In this section, Rhett solidifies his position as the novel’s male hero. Throughout the novel, Mitchell makes it difficult for us to embrace Rhett, painting him as charming at times and downright obnoxious at others. Mitchell originally presents Rhett as an anti-Southern opportunist, although she endears him to us through his wit, strength, and charisma. He also charms us by refusing to fall under the spell of Scarlett’s charisma. He teases her and torments her about the same qualities that we may find annoying and repellent in Scarlett. In Chapter XXIII Rhett proves that some of his unpatriotic scoffing is just bluster when he joins the Confederate army. Now Rhett becomes even more respectable by supporting the Democrats and becoming a devoted and loving father. Rhett also shows that despite his seeming indifference he does care for Scarlett. He vehemently objects when she wants to endanger her life with a primitive method of abortion. Though Scarlett clings to her childhood passion for Ashley, she comes to rely increasingly on Rhett’s strength and love. As he becomes more and more important to Scarlet over the course of the novel, Rhett replaces Ashley as the dominant male figure.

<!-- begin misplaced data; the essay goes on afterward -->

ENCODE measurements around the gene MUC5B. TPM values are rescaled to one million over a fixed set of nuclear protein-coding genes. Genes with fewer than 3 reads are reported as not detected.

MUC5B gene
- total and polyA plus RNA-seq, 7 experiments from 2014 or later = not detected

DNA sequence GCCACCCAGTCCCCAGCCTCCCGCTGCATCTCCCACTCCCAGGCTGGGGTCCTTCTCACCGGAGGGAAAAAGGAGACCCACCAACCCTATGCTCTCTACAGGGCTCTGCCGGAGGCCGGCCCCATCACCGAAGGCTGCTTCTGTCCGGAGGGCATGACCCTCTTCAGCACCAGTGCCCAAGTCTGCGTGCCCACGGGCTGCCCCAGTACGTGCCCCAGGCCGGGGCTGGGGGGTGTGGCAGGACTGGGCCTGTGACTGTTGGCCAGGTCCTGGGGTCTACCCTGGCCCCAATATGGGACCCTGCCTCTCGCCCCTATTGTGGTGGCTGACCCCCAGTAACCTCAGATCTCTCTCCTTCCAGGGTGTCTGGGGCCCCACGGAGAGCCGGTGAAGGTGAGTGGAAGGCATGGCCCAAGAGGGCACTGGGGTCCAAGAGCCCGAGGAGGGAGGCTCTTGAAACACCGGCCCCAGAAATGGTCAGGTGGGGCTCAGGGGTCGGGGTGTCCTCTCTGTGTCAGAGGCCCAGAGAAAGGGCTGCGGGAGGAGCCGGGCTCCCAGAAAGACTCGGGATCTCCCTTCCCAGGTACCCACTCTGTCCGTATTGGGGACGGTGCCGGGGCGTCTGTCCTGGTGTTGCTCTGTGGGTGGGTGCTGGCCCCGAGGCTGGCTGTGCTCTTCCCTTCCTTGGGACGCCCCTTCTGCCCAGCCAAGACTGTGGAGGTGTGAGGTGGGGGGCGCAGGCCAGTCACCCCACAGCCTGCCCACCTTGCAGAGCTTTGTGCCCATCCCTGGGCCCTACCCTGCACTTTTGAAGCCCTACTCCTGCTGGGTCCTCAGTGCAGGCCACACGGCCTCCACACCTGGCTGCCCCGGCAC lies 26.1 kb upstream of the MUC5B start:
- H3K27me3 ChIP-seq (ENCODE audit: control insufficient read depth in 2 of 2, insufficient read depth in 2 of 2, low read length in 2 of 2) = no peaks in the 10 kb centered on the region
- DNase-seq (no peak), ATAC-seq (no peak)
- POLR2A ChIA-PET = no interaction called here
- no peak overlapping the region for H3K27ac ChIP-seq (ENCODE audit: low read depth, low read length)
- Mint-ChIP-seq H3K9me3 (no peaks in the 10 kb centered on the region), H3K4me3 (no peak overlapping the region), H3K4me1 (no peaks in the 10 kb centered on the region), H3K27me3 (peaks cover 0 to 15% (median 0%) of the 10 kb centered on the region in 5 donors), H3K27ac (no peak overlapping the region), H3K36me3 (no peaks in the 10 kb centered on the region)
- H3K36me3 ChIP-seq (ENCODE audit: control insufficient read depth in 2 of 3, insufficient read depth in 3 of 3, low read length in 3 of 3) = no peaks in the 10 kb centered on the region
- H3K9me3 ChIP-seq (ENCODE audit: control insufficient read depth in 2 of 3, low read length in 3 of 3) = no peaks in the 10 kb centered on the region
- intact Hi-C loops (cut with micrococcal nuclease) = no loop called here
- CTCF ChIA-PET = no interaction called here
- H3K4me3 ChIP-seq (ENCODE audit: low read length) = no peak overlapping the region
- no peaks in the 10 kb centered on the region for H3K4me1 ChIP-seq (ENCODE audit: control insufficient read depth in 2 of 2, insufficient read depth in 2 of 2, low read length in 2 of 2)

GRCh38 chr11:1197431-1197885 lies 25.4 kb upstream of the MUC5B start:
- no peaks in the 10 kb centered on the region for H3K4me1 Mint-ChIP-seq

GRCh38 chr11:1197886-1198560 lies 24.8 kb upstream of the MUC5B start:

Rhett’s decision to change party loyalties foreshadows the coming shift in political power in the South. Rhett, who always caters to the group that is set to emerge wealthy and powerful, now deserts the Scalawags and Republicans to join the Democrats. As the Southern Democrats rebuild their party and the Republicans become increasingly corrupt and unpopular, Rhett transfers his loyalties and his money to the Democratic cause, showing that he cares more about his social position than his honor. He makes this shift for Bonnie’s sake, to regain the respect of Southern society, but he does it in accordance with his unerring instincts. Rhett’s shrewd political sense never fails, and, as he has sensed it would, Reconstruction soon draws to a close.